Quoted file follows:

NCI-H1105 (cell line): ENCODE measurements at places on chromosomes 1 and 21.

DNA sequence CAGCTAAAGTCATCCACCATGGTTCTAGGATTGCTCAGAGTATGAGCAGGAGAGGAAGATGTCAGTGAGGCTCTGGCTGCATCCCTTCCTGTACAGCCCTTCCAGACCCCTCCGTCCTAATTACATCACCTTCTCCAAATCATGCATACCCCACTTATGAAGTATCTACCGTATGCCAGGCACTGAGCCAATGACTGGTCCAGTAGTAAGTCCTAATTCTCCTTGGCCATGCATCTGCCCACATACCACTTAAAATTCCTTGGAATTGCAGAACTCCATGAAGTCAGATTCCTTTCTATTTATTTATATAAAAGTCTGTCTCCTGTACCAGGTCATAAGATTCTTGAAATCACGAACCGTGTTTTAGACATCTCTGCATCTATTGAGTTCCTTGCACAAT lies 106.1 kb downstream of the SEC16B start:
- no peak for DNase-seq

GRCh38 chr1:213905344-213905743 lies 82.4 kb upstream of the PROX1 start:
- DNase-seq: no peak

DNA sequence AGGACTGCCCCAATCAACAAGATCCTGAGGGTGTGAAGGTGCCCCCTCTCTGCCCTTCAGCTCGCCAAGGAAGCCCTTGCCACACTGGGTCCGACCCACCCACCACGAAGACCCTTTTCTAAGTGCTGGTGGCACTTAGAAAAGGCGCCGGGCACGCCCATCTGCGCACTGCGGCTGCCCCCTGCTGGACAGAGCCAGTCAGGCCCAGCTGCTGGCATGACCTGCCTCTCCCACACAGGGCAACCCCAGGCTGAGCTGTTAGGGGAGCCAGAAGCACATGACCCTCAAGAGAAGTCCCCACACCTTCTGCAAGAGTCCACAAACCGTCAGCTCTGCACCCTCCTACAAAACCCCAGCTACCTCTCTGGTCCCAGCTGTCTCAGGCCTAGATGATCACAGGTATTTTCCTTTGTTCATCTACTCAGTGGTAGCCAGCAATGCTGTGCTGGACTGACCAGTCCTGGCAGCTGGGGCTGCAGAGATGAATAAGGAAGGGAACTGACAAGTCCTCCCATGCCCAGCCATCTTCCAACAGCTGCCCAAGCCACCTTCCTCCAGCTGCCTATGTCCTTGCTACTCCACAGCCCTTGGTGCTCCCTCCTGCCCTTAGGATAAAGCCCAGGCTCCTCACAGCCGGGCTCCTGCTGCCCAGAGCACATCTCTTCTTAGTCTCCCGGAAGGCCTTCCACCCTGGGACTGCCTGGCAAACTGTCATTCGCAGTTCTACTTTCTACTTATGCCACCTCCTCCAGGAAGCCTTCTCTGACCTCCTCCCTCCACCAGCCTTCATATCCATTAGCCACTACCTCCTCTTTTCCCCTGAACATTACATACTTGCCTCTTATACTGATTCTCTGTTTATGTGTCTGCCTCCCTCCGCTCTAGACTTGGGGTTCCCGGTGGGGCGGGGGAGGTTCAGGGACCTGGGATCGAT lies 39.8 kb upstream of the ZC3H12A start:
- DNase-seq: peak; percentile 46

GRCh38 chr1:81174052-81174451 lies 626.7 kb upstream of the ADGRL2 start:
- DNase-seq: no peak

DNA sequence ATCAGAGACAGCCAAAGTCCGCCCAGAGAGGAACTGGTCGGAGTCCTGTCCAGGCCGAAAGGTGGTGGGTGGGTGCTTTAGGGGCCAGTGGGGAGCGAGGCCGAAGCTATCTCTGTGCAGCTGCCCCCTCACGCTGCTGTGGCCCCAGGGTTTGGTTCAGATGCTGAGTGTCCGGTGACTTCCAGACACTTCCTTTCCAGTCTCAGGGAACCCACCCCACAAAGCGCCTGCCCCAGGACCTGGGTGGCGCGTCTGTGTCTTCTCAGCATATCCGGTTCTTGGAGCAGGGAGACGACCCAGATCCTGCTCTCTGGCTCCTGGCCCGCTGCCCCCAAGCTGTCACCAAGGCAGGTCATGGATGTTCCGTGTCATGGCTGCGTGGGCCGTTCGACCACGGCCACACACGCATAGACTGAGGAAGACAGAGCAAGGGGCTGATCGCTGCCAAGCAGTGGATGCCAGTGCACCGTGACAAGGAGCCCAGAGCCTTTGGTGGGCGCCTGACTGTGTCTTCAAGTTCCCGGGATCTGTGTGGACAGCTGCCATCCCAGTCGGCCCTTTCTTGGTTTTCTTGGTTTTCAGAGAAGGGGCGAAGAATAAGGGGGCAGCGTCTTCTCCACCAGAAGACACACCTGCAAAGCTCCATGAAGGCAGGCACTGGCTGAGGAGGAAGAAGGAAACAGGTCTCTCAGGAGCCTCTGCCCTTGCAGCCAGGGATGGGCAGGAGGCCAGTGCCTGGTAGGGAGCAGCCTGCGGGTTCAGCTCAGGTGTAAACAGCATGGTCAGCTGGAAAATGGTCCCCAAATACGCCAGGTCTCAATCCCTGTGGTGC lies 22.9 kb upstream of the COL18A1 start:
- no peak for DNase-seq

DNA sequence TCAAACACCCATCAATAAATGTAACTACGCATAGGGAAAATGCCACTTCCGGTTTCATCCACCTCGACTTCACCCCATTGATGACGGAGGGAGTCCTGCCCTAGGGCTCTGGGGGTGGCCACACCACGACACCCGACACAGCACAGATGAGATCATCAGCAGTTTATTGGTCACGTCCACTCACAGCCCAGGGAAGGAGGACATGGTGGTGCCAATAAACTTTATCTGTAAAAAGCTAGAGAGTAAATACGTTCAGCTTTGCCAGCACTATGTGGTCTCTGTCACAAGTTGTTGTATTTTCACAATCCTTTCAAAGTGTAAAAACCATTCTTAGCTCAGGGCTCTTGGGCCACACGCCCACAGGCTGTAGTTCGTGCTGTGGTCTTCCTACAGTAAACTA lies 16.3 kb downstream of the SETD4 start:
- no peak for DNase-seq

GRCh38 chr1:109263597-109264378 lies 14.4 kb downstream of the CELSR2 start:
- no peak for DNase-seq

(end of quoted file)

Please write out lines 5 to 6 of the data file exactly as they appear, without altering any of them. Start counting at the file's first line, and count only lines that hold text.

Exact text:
- DNase-seq: no peak

DNA sequence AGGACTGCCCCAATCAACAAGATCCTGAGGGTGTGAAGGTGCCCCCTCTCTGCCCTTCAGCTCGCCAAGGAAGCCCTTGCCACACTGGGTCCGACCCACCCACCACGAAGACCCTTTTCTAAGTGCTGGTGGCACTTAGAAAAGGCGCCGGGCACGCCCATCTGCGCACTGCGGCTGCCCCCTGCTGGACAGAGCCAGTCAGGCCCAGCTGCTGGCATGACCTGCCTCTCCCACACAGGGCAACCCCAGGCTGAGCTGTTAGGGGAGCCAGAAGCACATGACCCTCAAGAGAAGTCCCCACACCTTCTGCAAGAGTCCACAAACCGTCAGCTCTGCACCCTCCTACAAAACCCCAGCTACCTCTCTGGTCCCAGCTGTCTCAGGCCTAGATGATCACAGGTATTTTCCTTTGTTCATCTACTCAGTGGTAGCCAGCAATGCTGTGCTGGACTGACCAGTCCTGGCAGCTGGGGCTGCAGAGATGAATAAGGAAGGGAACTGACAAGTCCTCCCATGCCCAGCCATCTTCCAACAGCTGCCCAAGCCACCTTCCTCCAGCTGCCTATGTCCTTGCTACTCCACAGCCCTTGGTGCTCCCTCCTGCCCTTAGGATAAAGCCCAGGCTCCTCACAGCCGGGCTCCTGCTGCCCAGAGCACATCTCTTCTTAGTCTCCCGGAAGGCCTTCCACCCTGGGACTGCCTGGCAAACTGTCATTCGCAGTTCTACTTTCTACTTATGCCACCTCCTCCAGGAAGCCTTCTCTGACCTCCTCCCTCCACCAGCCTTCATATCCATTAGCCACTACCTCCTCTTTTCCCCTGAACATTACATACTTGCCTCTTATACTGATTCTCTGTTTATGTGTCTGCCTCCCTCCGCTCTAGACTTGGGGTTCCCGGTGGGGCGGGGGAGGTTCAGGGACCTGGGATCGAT lies 39.8 kb upstream of the ZC3H12A start: